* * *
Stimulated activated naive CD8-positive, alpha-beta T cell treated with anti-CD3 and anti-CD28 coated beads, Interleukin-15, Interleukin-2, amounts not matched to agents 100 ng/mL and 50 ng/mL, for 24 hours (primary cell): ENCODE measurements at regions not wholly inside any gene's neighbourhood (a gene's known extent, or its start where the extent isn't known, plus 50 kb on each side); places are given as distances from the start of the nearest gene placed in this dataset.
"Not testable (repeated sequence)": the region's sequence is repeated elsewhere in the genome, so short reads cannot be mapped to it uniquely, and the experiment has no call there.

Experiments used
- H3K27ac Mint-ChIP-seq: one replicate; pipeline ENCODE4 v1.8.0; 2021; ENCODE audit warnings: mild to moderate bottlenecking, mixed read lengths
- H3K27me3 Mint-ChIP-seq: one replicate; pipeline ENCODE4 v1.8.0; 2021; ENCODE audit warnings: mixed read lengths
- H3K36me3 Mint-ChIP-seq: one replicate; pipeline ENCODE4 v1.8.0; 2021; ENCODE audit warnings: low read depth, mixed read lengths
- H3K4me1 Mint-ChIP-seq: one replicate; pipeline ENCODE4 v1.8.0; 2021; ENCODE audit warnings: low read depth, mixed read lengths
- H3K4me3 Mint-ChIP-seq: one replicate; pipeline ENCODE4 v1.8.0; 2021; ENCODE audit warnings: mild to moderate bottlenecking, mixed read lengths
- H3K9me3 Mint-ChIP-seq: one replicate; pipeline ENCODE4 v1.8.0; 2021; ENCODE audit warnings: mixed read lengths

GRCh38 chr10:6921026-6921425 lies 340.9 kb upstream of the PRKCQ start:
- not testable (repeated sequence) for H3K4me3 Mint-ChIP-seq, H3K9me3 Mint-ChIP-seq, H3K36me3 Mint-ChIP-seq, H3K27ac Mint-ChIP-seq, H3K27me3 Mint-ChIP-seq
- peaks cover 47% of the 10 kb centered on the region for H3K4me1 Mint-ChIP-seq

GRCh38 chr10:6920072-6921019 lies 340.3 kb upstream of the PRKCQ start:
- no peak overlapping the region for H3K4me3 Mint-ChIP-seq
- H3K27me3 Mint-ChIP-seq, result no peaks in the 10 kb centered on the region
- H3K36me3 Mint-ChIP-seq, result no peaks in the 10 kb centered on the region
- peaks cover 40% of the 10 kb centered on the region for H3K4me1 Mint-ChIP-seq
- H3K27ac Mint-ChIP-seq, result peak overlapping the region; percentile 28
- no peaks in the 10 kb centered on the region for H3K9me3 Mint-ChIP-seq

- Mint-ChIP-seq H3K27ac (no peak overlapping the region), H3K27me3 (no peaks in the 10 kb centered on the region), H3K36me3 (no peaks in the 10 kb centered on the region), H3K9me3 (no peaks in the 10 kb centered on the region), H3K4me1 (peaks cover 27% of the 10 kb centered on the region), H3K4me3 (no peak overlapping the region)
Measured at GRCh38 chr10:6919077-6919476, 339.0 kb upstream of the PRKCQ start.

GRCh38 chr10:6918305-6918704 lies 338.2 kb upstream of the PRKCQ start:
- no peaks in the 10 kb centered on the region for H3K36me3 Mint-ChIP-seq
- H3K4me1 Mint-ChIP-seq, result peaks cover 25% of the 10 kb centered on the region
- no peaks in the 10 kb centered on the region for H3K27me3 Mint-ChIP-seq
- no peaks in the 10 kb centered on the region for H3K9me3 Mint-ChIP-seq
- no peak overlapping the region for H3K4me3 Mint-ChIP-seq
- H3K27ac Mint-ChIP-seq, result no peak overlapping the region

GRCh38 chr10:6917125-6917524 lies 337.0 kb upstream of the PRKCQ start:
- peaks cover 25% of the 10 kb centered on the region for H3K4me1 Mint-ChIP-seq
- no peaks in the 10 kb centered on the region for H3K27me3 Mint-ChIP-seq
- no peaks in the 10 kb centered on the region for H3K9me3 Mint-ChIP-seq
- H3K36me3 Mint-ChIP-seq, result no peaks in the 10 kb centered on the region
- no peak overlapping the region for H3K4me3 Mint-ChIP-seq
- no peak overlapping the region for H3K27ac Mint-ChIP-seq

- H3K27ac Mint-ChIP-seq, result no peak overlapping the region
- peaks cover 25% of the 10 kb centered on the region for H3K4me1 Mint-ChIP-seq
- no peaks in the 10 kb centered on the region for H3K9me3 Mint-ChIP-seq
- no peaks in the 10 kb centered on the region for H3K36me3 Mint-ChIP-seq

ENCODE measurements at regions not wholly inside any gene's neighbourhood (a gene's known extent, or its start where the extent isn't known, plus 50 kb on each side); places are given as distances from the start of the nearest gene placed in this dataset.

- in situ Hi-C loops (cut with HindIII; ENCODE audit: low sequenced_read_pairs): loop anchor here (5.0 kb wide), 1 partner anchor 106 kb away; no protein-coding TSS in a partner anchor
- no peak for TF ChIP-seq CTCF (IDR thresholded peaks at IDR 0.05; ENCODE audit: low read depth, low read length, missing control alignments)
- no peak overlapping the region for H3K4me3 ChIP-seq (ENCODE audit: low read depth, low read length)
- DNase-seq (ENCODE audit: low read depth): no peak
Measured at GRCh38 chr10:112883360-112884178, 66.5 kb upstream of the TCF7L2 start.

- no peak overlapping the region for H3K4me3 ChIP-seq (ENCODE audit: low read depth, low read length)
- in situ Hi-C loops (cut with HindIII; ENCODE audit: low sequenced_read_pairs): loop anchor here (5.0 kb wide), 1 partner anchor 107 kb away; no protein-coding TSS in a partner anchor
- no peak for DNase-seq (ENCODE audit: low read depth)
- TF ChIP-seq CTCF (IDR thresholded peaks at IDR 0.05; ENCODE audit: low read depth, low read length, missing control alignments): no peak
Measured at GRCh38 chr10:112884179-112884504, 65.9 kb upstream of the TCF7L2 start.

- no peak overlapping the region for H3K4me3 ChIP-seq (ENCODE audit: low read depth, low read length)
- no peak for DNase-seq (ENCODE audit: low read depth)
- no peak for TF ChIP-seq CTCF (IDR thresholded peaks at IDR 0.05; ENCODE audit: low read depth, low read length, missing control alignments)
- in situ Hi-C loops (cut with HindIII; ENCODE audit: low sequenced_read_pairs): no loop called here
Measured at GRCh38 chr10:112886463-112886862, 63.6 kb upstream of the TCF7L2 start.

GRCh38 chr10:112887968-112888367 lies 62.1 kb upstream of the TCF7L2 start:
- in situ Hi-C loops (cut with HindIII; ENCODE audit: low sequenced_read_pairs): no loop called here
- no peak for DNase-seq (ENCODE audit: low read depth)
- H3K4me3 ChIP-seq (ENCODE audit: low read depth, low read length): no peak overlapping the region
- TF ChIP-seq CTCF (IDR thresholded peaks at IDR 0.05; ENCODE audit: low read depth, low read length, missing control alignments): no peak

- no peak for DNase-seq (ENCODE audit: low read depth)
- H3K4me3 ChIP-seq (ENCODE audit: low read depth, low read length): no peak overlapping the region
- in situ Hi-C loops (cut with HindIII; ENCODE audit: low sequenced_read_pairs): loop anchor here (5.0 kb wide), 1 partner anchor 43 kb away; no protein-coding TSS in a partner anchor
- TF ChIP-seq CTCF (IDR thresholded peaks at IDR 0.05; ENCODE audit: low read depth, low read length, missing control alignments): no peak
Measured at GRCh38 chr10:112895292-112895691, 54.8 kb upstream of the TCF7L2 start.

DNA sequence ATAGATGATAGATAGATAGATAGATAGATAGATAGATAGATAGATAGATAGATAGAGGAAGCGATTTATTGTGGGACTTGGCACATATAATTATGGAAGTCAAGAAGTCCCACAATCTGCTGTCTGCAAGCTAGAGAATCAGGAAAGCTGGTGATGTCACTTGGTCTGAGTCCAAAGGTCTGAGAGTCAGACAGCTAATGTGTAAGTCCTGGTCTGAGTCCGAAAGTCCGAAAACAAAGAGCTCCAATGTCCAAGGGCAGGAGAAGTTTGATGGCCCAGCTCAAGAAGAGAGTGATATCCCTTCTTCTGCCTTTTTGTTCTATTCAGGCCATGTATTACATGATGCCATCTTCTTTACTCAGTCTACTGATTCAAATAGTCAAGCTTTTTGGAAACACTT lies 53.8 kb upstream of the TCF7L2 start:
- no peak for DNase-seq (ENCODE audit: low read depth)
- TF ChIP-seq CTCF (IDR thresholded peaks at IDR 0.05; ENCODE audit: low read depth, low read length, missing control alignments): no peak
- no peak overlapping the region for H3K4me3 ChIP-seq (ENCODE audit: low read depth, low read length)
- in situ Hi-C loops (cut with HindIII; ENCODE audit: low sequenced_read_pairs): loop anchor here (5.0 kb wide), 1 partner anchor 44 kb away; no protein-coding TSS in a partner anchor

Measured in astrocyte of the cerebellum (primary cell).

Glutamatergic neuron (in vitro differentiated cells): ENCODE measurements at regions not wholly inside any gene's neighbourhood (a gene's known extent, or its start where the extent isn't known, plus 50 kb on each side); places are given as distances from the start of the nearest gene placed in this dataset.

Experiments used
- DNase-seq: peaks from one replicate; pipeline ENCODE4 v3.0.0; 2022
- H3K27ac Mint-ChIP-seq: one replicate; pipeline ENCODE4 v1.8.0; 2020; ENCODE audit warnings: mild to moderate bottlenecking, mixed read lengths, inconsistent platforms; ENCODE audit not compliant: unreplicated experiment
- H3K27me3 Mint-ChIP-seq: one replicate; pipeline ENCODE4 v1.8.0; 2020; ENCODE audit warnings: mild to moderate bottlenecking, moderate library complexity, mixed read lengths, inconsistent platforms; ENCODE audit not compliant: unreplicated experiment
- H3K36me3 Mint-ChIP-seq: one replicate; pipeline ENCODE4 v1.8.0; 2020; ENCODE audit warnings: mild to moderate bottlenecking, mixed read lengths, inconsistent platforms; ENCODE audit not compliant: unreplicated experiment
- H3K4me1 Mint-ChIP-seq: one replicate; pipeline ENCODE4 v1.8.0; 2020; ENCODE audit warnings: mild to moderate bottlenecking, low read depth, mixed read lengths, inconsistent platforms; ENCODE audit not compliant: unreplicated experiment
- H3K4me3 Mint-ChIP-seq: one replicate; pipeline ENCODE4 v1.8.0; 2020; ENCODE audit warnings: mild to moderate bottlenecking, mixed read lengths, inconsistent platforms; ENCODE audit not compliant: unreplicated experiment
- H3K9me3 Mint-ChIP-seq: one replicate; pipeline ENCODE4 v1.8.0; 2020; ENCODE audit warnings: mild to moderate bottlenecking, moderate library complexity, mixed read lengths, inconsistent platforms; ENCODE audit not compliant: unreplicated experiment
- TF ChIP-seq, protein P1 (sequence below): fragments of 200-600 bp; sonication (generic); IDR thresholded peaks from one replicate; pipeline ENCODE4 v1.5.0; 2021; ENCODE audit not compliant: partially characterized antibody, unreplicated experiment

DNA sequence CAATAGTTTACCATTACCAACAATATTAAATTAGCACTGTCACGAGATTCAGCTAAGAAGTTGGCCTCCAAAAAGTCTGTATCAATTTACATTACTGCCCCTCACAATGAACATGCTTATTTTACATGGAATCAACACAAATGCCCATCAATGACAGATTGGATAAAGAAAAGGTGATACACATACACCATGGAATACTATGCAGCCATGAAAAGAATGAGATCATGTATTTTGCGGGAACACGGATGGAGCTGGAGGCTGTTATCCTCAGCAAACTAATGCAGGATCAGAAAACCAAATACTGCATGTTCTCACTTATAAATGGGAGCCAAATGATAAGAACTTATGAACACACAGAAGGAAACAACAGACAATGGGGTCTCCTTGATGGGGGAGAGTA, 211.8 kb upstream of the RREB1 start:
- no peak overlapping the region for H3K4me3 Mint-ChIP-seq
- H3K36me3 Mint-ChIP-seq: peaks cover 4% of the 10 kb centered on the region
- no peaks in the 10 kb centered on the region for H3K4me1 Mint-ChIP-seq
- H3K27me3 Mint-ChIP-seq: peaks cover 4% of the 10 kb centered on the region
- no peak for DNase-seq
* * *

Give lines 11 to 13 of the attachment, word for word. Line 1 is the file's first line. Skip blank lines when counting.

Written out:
- not testable (repeated sequence) for H3K4me3 Mint-ChIP-seq, H3K9me3 Mint-ChIP-seq, H3K36me3 Mint-ChIP-seq, H3K27ac Mint-ChIP-seq, H3K27me3 Mint-ChIP-seq
- peaks cover 47% of the 10 kb centered on the region for H3K4me1 Mint-ChIP-seq

GRCh38 chr10:6920072-6921019 lies 340.3 kb upstream of the PRKCQ start: